In a new study, researchers found a new potential treatment for liver diseases including cirrhosis and other chronic liver diseases.
The new finding may help save patients’ lives and improve their quality of life.
The research was conducted by a team from Mayo Clinic.
Cirrhosis a health condition in which the liver cannot function properly due to long-term damage. In the damage, normal liver tissue is replaced by scar tissue.
The condition can be caused by liver diseases, including non-alcoholic fatty liver disease, hepatitis B and hepatitis C. Drinking too much alcohol may also lead to the condition.
The common signs of cirrhosis of the liver include fatigue, yellow of the skin, loss of appetite, weakness, easy bruising and itching.
If left untreated, the condition can lead to liver cancer, which is life-threatening.
In the study, the team conducted experiments on mice found a drug therapy may treat a condition linked to cirrhosis and other chronic liver diseases effectively.
The condition is portal hypertension. It is is an increase in the blood pressure within a system of veins called the portal venous system.
In the system, the portal vein that carries blood from the stomach, intestine, spleen, and pancreas to the liver.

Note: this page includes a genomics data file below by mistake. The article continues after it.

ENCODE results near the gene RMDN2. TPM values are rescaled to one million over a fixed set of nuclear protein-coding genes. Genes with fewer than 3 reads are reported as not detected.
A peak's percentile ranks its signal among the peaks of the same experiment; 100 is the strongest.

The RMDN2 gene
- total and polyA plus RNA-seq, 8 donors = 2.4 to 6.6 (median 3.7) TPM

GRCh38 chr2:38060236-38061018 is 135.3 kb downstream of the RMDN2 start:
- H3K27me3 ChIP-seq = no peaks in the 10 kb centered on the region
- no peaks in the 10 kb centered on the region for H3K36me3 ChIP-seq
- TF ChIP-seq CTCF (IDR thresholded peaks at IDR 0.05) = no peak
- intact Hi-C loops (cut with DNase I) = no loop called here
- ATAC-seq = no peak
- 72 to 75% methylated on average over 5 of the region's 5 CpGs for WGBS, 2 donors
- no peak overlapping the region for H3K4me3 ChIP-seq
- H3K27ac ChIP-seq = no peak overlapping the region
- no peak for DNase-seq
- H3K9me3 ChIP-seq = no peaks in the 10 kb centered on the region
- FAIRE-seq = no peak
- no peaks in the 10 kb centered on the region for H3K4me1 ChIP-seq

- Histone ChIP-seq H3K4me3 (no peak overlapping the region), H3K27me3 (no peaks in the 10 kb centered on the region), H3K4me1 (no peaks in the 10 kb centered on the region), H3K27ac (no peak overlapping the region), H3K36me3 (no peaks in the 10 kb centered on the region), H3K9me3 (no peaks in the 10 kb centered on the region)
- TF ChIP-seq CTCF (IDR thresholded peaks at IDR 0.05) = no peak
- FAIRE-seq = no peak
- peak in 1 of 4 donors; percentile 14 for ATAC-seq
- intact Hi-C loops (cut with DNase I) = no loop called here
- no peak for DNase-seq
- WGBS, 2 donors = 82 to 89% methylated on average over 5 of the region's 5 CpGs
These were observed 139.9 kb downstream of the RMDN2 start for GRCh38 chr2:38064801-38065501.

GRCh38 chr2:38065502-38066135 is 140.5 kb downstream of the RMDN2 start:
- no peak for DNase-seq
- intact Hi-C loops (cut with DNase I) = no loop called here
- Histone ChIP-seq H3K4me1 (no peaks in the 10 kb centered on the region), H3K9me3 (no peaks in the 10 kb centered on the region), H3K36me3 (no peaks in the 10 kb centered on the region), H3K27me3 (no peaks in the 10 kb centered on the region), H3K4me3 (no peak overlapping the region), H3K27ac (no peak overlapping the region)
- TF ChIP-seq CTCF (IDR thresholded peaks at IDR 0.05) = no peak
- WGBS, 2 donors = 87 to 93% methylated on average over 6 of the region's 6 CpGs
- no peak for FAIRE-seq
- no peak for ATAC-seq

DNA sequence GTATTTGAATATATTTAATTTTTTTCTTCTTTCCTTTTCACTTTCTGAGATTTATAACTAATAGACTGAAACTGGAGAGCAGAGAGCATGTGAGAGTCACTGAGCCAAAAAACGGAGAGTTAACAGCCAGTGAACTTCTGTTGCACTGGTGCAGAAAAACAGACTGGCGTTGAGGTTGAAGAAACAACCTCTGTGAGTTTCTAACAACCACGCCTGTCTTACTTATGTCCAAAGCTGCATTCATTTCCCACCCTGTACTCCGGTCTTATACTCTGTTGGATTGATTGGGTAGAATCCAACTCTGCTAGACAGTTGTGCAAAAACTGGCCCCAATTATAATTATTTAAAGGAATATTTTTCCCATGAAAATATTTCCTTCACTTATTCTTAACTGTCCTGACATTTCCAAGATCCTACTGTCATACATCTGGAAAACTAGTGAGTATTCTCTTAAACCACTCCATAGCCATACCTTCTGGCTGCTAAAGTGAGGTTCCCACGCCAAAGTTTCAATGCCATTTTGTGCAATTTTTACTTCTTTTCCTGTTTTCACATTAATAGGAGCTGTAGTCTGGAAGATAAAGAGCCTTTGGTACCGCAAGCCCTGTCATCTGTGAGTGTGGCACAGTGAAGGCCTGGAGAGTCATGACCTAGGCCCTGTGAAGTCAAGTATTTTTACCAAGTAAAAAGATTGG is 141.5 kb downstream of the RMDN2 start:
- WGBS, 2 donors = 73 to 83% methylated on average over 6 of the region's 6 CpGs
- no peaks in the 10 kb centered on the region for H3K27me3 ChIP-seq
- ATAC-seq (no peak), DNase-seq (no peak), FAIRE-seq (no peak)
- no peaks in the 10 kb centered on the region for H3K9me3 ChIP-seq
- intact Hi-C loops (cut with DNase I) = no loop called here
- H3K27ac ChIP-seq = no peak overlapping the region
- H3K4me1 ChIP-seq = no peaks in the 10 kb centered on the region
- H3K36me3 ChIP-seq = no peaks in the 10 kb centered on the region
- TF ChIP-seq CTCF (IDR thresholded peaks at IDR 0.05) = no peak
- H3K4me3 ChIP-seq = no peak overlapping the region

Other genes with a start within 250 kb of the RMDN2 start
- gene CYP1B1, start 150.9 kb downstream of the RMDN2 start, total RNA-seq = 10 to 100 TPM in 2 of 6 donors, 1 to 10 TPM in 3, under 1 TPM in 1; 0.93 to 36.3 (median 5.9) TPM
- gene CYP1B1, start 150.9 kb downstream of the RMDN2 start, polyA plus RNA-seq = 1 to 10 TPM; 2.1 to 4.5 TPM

The condition can be caused by microvascular blood clots and inflammation.
The researchers found the drug sivelestat may help lower portal hypertension effectively and improve symptoms and health outcomes in patients.
They then confirmed this finding in liver samples from humans.
The team explains that drug sivelestat has been safely used in humans with acute lung injury.
The current finding shows that sivelestat may also help decrease portal hypertension in patients with chronic liver disease.
It may help develop new drugs to target inflammation in the liver and help fight against chronic liver diseases.
Meanwhile, people should avoid binge alcohol drinking and obesity.
The senior author of the study is Vijay Shah, M.D., a Mayo Clinic gastroenterologist.
The study is published in Gastroenterology, the online journal of the American Gastroenterological Association.
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